Cho Oyu Base Camp
Mount Cho Oyu is known as the sixth highest mountain in the world, at 8,201 meters above sea level. Cho Oyu means “Turquoise Goddess” in Tibetan. Cho Oyu lies in the Himalayas and is near to the west of the world’s highest mountain, Mount Everest, and the world’s fourth highest mountain, the Lhotse. It’s one of the towering peaks standing with Everest well above the surrounding mountains. Cho Oyu base camp a familiar landmark to climbers ascending Everest’s north face.
Cho Oyu was first attempted in 1952 by an expedition organized and financed by the Joint Himalayan Committee of Great Britain as preparation for an attempt on Mount Everestthe following year. From then on, Cho Oyu became a familiar landmark to climbers ascending Everest’s north face. The mountain was first climbed on October 19, 1954, via the north-west ridge by an Austrian expedition. Cho Oyu was the fifth 8000 meter peak to be climbed, after Annapurna in June 1950, Mount Everest in May 1953, Nanga Parbat in July 1953 and K2 in July 1954.
Just a few kilometers west of Cho Oyu is Nangpa La, a 5,716m glaciated pass that serves as the main trading route between the Tibetans and the Khumbu’s Sherpas. Due to its proximity to this pass and the generally moderate slopes of the standard northwest ridge route, Cho Oyu is considered as the easiest 8,000-meter peak to climb, and it is a popular objective for professionally guided parties.
Cho Oyu National Park is situated among rolling, vast green (in May, June and September) short-grass and boulder strewn valleys leading up to the base camp. The environment is beautiful and stark, inhabited with wild birds and animals. Upon arriving in base camp by vehicle, you trek towards the mountain, where the vegetation changes to become more alpine and rocky, with Cho Oyu and many smaller unclimbed peaks looming upwards above you. Plants in the park range from spruce, pine, a wide variety of evergreen trees, as well as cold belt grasslands. Many precious animals inhabit Tibet, such as antelope, deer, fox, gazelles, yaks, and many species of birds.
Drive to base camp: Our drive from Kathmandu, into Tibet and finally to base camp is a relaxing and interesting adventure. We stop in medieval looking towns with dirt streets, experience Tibetan culture, while stopping to walk each day or so in the beautiful surrounding hills to acclimate to the rising altitude. It offers a great chance to encounter the vast Tibetan plateau and great views of the surrounding Himalayan Giants, Everest, Cho Oyu, and Shishapangma. We end at Chinese base camp at 5,000 meters/16,400 feet, which is located just below the Jabula glacier, also known as the Kyetrag or Gyabrag glacier. Along the way we stay and eat at rustic hotels at the organizer’s expense.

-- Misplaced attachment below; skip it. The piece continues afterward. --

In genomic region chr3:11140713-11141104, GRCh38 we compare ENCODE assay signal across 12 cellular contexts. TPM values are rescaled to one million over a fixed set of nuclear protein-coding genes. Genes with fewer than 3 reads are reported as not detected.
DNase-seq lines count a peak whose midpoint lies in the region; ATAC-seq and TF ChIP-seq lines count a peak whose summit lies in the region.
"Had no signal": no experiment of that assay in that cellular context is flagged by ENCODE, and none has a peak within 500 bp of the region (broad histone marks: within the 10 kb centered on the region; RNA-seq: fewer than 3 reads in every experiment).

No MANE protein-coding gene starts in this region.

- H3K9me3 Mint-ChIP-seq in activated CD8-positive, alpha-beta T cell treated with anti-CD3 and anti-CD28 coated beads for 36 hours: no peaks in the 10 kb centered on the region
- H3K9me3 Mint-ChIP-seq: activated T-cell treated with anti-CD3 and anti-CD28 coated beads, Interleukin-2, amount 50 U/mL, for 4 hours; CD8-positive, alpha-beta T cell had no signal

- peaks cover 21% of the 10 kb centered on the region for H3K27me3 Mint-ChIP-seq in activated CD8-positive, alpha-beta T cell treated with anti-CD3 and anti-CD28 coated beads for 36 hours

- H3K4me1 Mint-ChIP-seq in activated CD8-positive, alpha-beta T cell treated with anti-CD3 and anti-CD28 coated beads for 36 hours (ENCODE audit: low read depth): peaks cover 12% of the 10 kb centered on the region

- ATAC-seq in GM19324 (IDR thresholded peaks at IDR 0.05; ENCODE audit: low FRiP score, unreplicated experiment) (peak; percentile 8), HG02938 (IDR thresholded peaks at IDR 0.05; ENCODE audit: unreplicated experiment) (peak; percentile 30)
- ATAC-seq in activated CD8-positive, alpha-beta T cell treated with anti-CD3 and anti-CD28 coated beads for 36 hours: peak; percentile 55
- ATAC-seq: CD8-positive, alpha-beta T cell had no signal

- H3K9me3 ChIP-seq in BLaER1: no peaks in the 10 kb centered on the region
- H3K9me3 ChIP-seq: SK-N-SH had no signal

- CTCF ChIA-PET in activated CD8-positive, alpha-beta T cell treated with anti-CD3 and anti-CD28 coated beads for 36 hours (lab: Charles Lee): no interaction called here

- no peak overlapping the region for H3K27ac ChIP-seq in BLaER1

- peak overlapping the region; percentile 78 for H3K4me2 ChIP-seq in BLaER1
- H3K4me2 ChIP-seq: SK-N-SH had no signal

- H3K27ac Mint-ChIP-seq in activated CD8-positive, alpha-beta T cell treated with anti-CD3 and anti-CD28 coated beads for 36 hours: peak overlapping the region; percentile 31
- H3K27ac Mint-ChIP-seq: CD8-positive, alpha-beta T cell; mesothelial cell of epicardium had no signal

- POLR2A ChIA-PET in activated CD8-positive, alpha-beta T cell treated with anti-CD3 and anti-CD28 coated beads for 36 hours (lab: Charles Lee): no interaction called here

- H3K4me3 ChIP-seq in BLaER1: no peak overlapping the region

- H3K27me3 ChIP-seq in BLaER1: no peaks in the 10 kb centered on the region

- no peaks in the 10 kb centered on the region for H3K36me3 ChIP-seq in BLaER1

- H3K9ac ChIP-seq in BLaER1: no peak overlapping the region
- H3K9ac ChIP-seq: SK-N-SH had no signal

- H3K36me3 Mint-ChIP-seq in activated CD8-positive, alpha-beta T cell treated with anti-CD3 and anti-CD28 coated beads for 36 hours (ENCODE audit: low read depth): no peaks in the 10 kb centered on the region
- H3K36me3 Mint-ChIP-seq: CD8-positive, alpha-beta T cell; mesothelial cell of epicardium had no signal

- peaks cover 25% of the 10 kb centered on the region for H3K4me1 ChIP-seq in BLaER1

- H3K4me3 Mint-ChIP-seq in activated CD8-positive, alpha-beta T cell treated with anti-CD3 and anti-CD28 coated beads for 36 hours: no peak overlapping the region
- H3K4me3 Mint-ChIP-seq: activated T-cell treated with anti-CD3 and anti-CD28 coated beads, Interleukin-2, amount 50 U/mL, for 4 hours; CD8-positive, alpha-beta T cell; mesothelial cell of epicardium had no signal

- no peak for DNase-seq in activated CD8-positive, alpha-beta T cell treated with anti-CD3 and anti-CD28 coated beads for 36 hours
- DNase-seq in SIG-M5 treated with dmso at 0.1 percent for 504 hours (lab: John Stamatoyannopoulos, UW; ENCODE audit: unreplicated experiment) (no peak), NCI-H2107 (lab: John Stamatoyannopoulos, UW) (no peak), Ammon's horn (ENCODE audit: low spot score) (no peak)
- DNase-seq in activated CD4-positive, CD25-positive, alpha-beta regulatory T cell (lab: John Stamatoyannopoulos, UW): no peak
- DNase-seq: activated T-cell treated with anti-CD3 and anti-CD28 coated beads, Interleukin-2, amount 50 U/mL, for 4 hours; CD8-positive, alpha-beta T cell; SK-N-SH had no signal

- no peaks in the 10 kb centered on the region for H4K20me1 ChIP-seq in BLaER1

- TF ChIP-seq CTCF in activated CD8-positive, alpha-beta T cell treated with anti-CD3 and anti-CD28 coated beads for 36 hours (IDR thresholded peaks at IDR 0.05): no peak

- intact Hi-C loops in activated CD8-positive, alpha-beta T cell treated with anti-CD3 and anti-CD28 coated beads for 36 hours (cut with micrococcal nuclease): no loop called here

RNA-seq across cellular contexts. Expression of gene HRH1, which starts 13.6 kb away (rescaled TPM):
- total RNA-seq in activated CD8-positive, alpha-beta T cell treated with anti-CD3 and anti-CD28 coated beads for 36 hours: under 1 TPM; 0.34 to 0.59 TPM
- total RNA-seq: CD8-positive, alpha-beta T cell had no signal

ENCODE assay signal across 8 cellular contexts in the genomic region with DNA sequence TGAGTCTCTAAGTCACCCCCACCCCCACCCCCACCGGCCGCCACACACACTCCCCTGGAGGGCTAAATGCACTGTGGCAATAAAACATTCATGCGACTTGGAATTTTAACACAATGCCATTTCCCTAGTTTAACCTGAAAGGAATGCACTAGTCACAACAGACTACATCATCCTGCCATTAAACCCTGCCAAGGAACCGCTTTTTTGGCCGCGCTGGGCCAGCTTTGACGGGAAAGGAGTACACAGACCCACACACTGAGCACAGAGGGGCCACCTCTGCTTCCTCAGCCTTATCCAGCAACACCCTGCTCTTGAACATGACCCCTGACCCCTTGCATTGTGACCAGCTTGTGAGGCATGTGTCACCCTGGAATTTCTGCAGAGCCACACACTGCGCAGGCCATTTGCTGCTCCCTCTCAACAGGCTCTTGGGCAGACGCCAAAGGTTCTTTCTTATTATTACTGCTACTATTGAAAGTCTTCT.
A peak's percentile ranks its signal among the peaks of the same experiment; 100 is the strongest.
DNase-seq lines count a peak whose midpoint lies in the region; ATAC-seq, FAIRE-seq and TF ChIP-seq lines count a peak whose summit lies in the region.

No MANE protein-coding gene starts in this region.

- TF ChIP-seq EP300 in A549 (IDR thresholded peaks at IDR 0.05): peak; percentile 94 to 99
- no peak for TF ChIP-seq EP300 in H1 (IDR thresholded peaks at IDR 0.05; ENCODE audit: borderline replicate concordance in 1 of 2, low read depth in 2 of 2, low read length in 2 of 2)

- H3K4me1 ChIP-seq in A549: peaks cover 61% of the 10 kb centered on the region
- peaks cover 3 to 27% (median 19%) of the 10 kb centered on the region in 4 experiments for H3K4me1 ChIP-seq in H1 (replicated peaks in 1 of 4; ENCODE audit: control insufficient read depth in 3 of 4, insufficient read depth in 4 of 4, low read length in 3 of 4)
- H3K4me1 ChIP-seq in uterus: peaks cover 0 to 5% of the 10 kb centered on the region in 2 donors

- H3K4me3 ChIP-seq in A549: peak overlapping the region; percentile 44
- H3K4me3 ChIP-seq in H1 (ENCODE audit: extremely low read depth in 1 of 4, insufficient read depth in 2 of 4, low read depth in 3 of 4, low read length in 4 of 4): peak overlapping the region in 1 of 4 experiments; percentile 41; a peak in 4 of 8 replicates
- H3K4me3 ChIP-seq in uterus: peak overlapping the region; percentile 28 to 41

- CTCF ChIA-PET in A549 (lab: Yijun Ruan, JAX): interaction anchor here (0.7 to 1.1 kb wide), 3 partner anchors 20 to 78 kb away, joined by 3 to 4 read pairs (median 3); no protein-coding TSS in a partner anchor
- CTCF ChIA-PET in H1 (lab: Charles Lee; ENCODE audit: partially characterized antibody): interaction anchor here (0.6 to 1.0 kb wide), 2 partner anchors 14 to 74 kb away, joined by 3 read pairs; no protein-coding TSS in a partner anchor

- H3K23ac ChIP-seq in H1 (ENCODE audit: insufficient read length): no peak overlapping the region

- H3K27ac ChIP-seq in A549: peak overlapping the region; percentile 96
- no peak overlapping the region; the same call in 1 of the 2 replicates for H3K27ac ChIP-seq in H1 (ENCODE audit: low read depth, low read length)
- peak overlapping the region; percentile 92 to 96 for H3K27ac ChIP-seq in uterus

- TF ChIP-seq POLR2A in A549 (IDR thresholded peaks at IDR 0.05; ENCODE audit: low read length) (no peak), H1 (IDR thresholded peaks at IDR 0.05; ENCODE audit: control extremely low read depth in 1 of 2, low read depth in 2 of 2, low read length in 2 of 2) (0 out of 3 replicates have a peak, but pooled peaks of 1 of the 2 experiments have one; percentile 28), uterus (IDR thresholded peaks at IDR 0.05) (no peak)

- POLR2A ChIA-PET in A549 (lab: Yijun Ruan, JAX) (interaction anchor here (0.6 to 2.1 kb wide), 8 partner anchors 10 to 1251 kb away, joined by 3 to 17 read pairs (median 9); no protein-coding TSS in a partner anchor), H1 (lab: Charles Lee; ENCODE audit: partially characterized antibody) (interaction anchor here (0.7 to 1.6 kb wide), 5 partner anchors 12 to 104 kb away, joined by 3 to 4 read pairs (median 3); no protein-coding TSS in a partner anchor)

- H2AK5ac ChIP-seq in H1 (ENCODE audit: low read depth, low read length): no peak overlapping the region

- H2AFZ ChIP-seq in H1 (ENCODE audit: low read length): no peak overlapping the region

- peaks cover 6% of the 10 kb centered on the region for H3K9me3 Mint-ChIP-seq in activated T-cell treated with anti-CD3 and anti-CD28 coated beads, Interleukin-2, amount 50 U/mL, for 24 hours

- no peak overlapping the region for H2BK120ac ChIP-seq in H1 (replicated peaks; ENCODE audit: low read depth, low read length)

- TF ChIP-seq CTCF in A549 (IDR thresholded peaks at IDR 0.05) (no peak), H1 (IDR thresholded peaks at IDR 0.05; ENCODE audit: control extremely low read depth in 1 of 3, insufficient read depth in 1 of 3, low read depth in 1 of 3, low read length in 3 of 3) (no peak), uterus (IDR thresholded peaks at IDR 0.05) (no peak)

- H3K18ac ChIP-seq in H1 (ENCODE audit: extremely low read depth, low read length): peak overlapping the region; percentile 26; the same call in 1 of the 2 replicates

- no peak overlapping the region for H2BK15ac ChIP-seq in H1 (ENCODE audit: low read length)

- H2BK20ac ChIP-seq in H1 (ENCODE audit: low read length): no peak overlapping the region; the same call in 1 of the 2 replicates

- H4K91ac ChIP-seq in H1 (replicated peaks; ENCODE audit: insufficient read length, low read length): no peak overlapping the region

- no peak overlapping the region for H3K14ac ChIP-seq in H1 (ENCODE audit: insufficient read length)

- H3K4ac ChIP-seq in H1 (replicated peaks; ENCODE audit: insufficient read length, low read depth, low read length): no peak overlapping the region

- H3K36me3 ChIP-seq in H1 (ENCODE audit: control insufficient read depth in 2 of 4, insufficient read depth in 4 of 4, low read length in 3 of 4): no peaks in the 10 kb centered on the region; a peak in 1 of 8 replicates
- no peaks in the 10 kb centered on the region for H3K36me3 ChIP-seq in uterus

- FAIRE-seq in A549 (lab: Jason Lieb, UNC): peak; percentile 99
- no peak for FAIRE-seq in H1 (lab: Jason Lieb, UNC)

PREVIOUS EXPERIENCE / FITNESS
If you are used to regular multi day hill walking you will have the right level of fitness to fully enjoy your time on this trek. This trip goes to a very high altitude so previous experience of high altitude will be essential. Non hill walkers must come with a reasonable degree of fitness. Acclimatization days involve 3 -5 hours walking, while the main trek up to and beyond Advanced Base camp will involve 7 – 8 hours walking. The effort will however be extremely rewarding and for many an altitude record combined with the satisfaction of being so close and high on Everest.
This is a high altitude trip, and it is recommended that you have previously trekked to at least 4500m. If you have concerns about the effects, don’t worry because our itinerary allows sufficient time to acclimatize. The best way to avoid such symptoms is to walk at a gentle steady pace, drink plenty of fluid and maintain a healthy intake of food. The nearest hospital will be by land and not by helicopter. We will require a copy of your insurance prior to departure. Please also ensure your insurance covers you for walking up to 6500m (some will exclude this option).
Just in case your main luggage goes missing en route, it is a good idea to wear your boots on the plane. Most other things can be replaced but comfortable, well worn – in boots cannot. Pack important items in strong plastic bags.
VISAS AND PERMITS
Most EU nationals can purchase Nepal Visas on arrival in Kathmandu. You will need the payment of US$40 ready in cash and two passport sized photographs. All other countries should check with their local embassy. Passports must be valid for at least six months after the end date of the trip. Our agent in Kathmandu will obtain all the Tibetan Visas as a group during the familiarization day. Visas are not included in the cost of the expedition so allow around $70 for this visa. Please also bring 8 passport photos for use during the expedition.
For the journey in to Base Camp it is essential that you keep any views about ‘Free Tibet’ quiet in public places and especially at check points and border crossings, likewise any political sensitive t-shirts! Failure to do so could result in entry being refused or a substantial delay.
Departure TimeAny Time
Return TimeApproximately 8:30 PM.
Dress CodeTrekking equipment
IncludedAll taxes and official expensesBasic guesthouse accommodationBreakfast, Lunch, DinnerCity tourDeparture TaxesDomestic flightsLocal staff and portersPersonal Guide
Not IncludedAlcohol and cold drinksEntry visaHotelInternational flightsMandatory travel insurancePermits and TIMS permitPersonal trekking equipmentTips for trekking staff and driver
Day 1: Arrival at Kathmandu
Day 2: Kathmandu City Tour
Day 3: Visa and document collection
Day 4: Drive to Nyalam 3,750 m.
Day 5: Rest and acclimatization at Nyalam.
Day 6: Drive to Tingri 4,200 m.
Day 7: Rest and acclimatization in Tingri.
Day 8: Drive to Cho-Oyu Base Camp 5,100 m..
Day 9: Rest day at Cho-Oyu BC.
Day 10: Drive back to Kathmandu.
Day 11: Day in Kathmandu (reserve day).
Day 12: Final departure.